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A replica airsoft weapon. Shutterstock/Petr Klempa
replicas

Should airsoft guns like this be painted pink or orange to stop them being used for crime?

New proposals are seeking to tighten the rules surrounding replica weapons.

THE GOVERNMENT IS looking at tightening the laws around the possession, sale and importation and realistic imitation firearms.

Such laws would relate to the replica weapons used in sports such as airsoft but would exclude children’s toy guns.

It includes realistic imitation firearms that both fire shots or pellets and those which do not.

Gardaí have expressed concern that there are currently no laws surrounding the distribution of such replica weapons meaning that their proliferation and use in crime could increase.

Already it is seen as a problem with some imitation firearms being so indistinguishable from guns that they can be used to threaten people and commit crimes.

Since 2010, 123 cases have been reported in which realistic imitation firearms were used and there were 51 convictions resulting from these cases.

“Realistic imitation firearms pose a threat to public safety when misused,” Minister of State in the Department of Justice David Stanton said yesterday.

“While I recognise that law-abiding members of the public gain enjoyment from the responsible use of Realistic Imitation Firearms such as at authorised airsoft venues, I want to protect this lawful use by ensuring the right regulatory framework is in place.”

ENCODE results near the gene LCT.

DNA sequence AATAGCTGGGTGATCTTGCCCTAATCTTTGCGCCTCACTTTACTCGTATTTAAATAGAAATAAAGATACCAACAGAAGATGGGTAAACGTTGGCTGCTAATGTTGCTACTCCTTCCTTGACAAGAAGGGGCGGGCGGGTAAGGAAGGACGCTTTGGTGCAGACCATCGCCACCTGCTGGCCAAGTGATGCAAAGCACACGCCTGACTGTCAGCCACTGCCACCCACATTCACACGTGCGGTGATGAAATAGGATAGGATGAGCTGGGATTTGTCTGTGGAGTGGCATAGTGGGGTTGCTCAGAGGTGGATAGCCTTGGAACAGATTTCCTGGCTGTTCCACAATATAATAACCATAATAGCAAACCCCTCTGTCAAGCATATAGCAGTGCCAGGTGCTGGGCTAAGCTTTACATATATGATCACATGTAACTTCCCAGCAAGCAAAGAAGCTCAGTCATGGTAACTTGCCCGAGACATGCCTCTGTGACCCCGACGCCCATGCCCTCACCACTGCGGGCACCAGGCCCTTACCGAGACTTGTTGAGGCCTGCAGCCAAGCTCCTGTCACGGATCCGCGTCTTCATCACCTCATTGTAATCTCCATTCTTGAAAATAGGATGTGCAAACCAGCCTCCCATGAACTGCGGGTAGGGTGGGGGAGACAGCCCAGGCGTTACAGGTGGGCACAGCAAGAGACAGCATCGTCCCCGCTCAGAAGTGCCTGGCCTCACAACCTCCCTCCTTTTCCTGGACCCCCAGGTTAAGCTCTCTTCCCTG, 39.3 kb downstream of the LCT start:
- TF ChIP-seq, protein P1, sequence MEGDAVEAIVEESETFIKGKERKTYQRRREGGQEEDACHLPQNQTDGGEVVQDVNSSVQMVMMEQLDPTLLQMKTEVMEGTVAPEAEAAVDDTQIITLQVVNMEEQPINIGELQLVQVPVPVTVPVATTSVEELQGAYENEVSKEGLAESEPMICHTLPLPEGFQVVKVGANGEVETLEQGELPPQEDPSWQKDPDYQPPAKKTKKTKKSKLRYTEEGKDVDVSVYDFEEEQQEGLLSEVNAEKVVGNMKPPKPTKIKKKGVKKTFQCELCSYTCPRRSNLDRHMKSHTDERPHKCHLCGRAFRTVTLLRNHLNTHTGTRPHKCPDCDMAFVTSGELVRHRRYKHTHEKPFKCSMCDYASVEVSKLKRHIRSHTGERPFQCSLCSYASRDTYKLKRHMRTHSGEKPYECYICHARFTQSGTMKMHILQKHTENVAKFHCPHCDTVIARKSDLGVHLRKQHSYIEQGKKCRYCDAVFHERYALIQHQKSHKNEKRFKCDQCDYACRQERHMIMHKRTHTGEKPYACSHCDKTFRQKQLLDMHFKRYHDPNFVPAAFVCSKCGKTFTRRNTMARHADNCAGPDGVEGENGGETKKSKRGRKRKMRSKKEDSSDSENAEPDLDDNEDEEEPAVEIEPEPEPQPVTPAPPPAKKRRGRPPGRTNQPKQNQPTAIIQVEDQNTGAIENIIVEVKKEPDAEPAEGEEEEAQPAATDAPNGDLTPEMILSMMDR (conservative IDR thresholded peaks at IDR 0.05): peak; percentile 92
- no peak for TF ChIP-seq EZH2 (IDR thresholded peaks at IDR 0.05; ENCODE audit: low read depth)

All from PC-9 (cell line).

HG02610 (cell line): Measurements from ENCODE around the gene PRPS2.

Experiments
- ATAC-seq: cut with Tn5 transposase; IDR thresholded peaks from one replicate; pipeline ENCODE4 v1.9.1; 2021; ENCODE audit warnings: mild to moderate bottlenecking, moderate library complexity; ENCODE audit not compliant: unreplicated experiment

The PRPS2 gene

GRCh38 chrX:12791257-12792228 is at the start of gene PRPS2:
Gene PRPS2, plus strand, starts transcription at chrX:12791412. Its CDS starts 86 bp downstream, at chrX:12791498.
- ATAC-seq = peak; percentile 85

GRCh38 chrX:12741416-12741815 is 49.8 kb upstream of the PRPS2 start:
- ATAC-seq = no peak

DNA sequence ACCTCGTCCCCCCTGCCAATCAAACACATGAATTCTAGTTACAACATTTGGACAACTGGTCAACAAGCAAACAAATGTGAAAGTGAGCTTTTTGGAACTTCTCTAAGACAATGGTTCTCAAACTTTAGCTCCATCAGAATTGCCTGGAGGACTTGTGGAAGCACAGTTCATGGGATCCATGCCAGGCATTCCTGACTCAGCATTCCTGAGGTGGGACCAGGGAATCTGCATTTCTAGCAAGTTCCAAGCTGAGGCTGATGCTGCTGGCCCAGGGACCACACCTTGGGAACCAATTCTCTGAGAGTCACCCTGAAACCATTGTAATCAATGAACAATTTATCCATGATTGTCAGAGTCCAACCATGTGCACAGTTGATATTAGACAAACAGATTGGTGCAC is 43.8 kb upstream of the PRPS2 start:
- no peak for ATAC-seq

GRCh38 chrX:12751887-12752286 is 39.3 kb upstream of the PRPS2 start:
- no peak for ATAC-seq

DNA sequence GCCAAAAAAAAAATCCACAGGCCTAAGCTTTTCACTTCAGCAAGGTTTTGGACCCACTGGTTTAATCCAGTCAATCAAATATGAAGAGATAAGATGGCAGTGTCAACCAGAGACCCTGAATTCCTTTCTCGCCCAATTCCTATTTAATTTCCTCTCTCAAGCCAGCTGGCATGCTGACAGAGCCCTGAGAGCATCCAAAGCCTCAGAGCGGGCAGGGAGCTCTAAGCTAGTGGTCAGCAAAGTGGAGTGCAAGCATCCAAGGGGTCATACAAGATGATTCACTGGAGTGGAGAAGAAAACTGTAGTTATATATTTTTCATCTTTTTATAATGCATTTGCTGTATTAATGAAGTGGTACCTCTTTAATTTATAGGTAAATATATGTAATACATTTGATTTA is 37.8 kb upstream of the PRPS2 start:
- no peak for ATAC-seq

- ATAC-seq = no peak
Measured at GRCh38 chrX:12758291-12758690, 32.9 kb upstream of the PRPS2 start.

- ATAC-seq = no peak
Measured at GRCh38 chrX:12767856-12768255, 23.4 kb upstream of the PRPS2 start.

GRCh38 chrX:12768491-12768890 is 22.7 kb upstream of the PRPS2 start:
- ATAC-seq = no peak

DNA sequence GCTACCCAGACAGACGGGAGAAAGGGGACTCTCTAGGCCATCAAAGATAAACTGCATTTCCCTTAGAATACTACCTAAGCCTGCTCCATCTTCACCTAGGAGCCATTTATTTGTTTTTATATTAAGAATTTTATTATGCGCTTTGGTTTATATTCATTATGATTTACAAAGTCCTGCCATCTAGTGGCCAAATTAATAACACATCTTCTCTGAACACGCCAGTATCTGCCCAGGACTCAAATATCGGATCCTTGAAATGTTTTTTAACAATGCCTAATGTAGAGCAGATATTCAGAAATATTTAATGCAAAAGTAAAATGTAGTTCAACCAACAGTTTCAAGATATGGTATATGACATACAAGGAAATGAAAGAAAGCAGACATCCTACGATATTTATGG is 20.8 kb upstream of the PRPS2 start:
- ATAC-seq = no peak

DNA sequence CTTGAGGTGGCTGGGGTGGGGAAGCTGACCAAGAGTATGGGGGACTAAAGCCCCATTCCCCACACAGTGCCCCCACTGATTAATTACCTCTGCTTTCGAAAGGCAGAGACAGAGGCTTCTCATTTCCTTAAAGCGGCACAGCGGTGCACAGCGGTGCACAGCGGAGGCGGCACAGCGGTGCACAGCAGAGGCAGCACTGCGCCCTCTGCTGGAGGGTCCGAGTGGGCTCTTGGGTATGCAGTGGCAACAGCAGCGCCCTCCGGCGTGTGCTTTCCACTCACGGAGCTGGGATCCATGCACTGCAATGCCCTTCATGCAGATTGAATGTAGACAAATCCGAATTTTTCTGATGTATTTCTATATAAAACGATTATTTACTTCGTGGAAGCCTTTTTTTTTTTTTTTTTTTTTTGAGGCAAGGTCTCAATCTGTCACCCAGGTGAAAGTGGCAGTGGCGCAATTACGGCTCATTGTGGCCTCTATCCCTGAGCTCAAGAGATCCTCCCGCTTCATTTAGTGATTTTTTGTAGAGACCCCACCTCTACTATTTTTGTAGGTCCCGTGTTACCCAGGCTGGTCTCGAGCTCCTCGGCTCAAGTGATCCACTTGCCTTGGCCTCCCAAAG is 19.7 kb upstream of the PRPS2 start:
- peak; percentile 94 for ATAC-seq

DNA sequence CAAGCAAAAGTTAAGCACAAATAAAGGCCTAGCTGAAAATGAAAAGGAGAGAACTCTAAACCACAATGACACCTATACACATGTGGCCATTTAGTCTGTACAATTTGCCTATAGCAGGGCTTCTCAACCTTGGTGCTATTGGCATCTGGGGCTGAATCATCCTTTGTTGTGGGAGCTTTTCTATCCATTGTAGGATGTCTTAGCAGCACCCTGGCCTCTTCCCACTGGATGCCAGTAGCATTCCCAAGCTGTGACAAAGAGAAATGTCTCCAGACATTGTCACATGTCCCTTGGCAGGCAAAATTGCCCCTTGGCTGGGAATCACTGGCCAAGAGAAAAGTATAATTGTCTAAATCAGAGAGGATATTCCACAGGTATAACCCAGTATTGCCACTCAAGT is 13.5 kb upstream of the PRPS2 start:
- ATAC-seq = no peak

The government has therefore initiated a public consultation to examine whether new laws need to be introduced and what form such laws would take.

A number of options have been suggested including the possibility of making no changes to the current laws.

Other options include establishing a registry of dealers and making it possible to remove people from the registry if they do not adhere to specific standards.

A legal age of 16 to purchase a realistic imitation firearm has also been suggested.

Other suggestions include that imitation weapons must be painted in a bright colour to differentiate them from real guns. This is the case in the UK.

In other European countries there are also specifications whereby such replica weapons are marked in other ways to show they are not real.

Read: Gardaí seize more guns and ammunition – this time in Dublin’s north inner city >

Read: Over €300k belonging to criminal gang discovered in woman’s home following search >

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